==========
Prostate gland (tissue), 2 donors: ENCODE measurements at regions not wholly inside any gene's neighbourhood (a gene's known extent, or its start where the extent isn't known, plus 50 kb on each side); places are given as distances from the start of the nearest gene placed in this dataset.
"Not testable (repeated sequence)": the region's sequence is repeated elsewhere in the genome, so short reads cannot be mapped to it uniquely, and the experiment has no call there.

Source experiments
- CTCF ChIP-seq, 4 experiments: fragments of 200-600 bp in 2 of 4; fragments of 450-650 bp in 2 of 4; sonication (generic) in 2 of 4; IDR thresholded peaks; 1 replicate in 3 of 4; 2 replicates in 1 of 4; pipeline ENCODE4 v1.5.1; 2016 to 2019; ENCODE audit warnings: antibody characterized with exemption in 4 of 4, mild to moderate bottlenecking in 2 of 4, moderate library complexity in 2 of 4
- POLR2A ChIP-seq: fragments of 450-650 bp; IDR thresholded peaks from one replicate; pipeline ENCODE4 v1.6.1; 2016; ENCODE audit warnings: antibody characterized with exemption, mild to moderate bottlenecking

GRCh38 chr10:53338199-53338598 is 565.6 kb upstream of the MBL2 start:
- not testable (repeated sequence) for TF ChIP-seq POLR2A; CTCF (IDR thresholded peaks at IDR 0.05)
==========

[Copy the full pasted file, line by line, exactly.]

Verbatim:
Prostate gland (tissue), 2 donors: ENCODE measurements at regions not wholly inside any gene's neighbourhood (a gene's known extent, or its start where the extent isn't known, plus 50 kb on each side); places are given as distances from the start of the nearest gene placed in this dataset.
"Not testable (repeated sequence)": the region's sequence is repeated elsewhere in the genome, so short reads cannot be mapped to it uniquely, and the experiment has no call there.

Source experiments
- CTCF ChIP-seq, 4 experiments: fragments of 200-600 bp in 2 of 4; fragments of 450-650 bp in 2 of 4; sonication (generic) in 2 of 4; IDR thresholded peaks; 1 replicate in 3 of 4; 2 replicates in 1 of 4; pipeline ENCODE4 v1.5.1; 2016 to 2019; ENCODE audit warnings: antibody characterized with exemption in 4 of 4, mild to moderate bottlenecking in 2 of 4, moderate library complexity in 2 of 4
- POLR2A ChIP-seq: fragments of 450-650 bp; IDR thresholded peaks from one replicate; pipeline ENCODE4 v1.6.1; 2016; ENCODE audit warnings: antibody characterized with exemption, mild to moderate bottlenecking

GRCh38 chr10:53338199-53338598 is 565.6 kb upstream of the MBL2 start:
- not testable (repeated sequence) for TF ChIP-seq POLR2A; CTCF (IDR thresholded peaks at IDR 0.05)